‘Camp Crier’ App Gives Tribes Custom Way To Communicate

A young Native American girl with long black hair and a bright blue shirt holds a mobile phone with the Camp Crier app.
Alyssa Farrow, an enrolled member of the Confederated Tribes of the Umatilla Indian Reservation, is one of the early users of the Camp Crier app.


The Confederated Tribes of the Umatilla Reservation have launched a new app to improve communications between residents. Correspondent Lauren Paterson tells us how it’s going.

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As a member of the Confederated Tribes of the Umatilla, Debra Croswell said the pandemic shutdowns were a rough time for her and her people.

“A lot of tribes have discovered they really need a better communications tool with their people, with their tribal members,” she said.

It’s what inspired her to create a new app called ‘Camp Crier.’ 

“A lot of native cultures, even here in the Northwest, had what they call camp criers back in the day, who would travel from one village to the next, sharing whatever information, if there was something going on that the different clans needed to know about.”

Croswell is the president of Cayuse Native Solutions, which is owned by the tribe. The app was launched this spring. It’s open to tribal members, employees of the tribe, and residents of the reservation.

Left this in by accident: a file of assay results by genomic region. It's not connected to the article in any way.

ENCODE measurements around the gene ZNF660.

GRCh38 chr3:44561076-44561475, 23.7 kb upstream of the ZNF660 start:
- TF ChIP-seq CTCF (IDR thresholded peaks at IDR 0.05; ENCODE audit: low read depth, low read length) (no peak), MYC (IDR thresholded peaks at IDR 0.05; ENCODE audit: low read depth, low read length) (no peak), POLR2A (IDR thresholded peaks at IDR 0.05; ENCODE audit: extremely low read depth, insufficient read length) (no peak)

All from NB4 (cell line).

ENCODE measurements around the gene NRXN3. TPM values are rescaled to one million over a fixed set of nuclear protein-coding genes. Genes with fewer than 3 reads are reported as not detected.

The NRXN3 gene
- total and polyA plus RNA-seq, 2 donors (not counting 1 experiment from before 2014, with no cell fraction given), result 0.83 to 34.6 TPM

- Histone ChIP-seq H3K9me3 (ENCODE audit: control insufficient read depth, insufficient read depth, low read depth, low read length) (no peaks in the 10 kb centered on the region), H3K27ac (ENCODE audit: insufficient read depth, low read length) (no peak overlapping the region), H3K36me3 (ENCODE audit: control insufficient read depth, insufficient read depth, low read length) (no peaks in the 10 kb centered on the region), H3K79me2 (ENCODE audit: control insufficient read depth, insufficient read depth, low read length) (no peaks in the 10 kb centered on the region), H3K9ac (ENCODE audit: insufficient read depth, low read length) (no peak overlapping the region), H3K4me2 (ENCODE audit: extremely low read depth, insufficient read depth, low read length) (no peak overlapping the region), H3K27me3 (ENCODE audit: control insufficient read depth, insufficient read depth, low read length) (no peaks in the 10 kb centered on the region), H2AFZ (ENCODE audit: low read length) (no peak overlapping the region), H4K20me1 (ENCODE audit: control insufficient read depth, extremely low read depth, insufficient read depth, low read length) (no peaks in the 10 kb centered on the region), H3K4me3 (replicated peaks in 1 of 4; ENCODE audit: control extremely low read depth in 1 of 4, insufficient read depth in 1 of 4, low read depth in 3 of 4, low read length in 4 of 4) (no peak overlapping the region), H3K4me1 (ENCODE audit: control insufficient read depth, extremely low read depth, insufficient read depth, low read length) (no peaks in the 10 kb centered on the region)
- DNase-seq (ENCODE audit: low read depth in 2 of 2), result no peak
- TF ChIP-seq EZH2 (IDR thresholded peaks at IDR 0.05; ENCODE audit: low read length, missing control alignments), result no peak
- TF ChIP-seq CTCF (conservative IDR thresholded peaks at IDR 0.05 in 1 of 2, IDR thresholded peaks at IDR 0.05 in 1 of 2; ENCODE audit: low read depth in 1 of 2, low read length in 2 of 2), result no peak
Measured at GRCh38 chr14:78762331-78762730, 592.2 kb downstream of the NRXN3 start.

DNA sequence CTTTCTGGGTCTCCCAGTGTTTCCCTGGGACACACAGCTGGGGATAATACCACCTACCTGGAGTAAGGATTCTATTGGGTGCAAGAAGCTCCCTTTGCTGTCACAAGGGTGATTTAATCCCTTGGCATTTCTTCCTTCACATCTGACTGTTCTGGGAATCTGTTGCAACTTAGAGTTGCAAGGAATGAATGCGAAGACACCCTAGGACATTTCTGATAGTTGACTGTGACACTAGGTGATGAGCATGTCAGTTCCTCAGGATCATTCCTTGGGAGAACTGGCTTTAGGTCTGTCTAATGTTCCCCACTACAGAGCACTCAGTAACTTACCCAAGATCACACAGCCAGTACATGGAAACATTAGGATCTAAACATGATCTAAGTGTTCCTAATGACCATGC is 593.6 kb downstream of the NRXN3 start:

The app allows for customizable groups and features so tribes can shape the technology how they see fit. Tribes can create specifically focused groups, like book clubs or small business owners. Only tribal members, tribal employees, and residents of the reservation have access.

Croswell said the app is a way to post necessary and sensitive information users might not want everyone to see on social media.

“This gives them another tool to be more targeted in their information,” she said. 

“And it also allows tribal members who don’t live locally on the reservation, to participate in those discussions and be active in discussions going on around the community.”

Croswell said the app was used last month to share information about an armed robbery at the tribe’s Wildhorse Casino. The tribe was able to quickly post information and let people know the status of the situation.

 The Camp Crier app is available for free through Apple or Android. The tribe is screening and approving users.

Croswell says it already has 300 users. She’s hoping for 500 before year’s end.